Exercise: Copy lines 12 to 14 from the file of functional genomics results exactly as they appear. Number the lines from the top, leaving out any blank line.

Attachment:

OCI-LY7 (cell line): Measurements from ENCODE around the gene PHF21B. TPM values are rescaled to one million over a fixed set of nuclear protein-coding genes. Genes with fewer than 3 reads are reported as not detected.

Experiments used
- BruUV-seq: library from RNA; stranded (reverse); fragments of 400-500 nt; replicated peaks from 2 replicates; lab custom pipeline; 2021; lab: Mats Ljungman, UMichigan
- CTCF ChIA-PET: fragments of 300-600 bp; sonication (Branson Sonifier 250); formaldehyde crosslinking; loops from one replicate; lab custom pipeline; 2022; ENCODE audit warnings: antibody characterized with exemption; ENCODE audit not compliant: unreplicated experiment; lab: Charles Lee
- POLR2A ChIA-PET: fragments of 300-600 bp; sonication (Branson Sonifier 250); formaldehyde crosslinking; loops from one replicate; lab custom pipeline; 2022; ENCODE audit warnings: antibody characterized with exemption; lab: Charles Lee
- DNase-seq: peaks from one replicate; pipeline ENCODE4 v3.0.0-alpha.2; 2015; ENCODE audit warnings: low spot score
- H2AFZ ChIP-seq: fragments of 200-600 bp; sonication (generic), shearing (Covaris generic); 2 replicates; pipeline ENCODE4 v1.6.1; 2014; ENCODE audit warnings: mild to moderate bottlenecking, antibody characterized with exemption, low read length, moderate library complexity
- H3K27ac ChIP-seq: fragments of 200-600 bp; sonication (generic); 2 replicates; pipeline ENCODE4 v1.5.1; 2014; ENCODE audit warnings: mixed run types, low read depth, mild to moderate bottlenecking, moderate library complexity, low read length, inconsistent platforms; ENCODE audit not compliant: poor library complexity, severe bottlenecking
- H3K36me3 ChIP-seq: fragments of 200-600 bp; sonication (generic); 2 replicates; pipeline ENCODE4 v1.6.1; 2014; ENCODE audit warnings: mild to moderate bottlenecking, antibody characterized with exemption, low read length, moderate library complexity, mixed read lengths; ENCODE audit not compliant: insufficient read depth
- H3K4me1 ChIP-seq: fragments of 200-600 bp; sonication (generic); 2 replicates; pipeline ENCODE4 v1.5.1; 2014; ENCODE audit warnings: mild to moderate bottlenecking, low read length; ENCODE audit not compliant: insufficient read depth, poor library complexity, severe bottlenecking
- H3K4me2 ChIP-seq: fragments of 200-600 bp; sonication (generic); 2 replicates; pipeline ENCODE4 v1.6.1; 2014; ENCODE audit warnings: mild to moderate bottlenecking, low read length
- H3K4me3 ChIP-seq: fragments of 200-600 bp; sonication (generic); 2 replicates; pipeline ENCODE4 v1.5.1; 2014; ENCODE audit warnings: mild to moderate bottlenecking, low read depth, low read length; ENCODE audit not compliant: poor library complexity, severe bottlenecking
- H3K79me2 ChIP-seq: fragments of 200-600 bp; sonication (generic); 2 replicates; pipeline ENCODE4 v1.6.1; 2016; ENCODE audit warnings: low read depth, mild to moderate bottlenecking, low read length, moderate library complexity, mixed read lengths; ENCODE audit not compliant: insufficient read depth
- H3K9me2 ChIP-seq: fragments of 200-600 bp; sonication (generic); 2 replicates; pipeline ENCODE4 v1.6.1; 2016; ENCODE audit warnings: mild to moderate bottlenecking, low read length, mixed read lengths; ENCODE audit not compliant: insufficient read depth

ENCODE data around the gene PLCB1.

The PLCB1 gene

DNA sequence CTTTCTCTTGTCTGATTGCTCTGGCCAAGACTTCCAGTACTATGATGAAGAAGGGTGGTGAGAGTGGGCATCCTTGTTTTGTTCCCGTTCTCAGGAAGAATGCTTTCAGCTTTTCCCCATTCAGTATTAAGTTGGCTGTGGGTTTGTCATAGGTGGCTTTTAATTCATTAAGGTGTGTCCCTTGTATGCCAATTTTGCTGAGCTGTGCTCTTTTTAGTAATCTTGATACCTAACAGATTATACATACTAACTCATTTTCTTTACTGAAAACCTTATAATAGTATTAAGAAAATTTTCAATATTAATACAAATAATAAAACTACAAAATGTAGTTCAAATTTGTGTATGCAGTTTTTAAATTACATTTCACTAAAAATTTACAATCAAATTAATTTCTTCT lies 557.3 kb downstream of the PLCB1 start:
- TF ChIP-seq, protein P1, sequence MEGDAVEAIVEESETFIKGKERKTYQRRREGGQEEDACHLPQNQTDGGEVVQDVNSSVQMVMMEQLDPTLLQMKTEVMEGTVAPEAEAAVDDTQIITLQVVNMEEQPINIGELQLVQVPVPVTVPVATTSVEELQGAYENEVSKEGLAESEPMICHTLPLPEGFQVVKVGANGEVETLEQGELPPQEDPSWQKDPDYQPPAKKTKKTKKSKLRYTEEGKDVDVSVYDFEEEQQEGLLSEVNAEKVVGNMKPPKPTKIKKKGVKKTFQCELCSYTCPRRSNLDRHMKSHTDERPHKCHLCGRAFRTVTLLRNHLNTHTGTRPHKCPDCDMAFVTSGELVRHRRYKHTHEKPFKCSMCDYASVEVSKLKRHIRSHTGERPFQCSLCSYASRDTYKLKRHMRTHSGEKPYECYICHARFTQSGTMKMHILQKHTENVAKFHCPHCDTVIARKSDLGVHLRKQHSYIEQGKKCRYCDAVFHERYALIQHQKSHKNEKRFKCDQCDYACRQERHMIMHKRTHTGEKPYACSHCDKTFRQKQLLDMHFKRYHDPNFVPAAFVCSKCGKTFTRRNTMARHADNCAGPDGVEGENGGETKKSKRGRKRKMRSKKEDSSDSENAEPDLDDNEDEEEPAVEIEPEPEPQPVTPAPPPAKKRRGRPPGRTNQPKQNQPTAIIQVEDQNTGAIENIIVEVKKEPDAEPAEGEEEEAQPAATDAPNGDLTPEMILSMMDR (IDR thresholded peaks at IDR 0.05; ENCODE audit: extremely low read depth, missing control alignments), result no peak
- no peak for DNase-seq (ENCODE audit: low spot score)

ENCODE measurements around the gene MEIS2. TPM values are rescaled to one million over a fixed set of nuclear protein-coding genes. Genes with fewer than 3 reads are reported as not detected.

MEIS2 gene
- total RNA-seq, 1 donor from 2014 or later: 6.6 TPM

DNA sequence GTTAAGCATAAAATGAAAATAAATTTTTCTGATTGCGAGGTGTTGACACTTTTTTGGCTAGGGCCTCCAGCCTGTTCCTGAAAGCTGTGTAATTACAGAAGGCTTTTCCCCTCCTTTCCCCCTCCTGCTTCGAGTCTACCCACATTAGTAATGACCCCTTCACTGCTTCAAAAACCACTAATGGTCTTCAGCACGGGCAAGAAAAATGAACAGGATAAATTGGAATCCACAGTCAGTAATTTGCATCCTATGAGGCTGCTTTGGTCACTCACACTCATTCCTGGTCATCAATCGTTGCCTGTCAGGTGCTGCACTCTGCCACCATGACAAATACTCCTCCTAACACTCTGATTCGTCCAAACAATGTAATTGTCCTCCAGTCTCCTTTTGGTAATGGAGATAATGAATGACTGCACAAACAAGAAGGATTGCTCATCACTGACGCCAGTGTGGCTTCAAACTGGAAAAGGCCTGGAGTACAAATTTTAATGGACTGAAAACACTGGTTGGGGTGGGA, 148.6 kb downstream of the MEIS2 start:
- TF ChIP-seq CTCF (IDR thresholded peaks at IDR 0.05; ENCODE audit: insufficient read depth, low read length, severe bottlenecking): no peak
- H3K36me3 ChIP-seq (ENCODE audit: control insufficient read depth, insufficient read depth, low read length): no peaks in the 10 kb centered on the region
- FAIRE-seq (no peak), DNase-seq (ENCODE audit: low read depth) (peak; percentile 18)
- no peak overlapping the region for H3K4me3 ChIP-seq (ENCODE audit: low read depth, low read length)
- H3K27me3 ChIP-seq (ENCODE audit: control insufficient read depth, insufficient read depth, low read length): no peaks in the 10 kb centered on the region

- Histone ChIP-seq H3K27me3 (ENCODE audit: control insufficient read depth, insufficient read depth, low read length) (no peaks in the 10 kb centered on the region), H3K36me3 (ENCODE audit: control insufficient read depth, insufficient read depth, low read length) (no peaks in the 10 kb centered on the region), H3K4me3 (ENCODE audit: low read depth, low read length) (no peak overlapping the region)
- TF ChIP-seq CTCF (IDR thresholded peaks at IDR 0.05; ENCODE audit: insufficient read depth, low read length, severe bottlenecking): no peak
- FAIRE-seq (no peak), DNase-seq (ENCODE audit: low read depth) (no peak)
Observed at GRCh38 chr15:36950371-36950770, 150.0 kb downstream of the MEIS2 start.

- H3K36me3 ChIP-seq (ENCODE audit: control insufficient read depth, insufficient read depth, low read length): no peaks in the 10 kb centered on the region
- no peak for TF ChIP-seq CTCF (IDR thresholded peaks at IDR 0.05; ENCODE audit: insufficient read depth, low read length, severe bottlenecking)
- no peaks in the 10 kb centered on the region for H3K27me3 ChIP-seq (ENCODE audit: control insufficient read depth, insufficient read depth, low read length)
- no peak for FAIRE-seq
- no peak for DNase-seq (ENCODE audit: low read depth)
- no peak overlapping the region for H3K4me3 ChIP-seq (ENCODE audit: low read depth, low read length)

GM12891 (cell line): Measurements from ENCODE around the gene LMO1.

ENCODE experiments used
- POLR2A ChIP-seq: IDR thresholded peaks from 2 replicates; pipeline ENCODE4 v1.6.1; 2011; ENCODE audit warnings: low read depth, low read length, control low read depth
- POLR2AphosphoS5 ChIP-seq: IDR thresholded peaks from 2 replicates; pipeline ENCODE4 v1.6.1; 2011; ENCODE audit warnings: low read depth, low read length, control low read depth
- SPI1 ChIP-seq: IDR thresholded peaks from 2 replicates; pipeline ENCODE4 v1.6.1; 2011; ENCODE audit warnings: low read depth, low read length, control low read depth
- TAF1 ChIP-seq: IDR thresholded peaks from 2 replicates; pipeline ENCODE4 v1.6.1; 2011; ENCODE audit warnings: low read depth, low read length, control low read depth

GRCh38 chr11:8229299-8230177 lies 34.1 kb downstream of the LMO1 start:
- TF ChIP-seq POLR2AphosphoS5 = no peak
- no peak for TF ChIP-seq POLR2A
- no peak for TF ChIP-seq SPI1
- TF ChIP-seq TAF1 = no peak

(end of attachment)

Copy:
- H3K4me3 ChIP-seq: fragments of 200-600 bp; sonication (generic); 2 replicates; pipeline ENCODE4 v1.5.1; 2014; ENCODE audit warnings: mild to moderate bottlenecking, low read depth, low read length; ENCODE audit not compliant: poor library complexity, severe bottlenecking
- H3K79me2 ChIP-seq: fragments of 200-600 bp; sonication (generic); 2 replicates; pipeline ENCODE4 v1.6.1; 2016; ENCODE audit warnings: low read depth, mild to moderate bottlenecking, low read length, moderate library complexity, mixed read lengths; ENCODE audit not compliant: insufficient read depth
- H3K9me2 ChIP-seq: fragments of 200-600 bp; sonication (generic); 2 replicates; pipeline ENCODE4 v1.6.1; 2016; ENCODE audit warnings: mild to moderate bottlenecking, low read length, mixed read lengths; ENCODE audit not compliant: insufficient read depth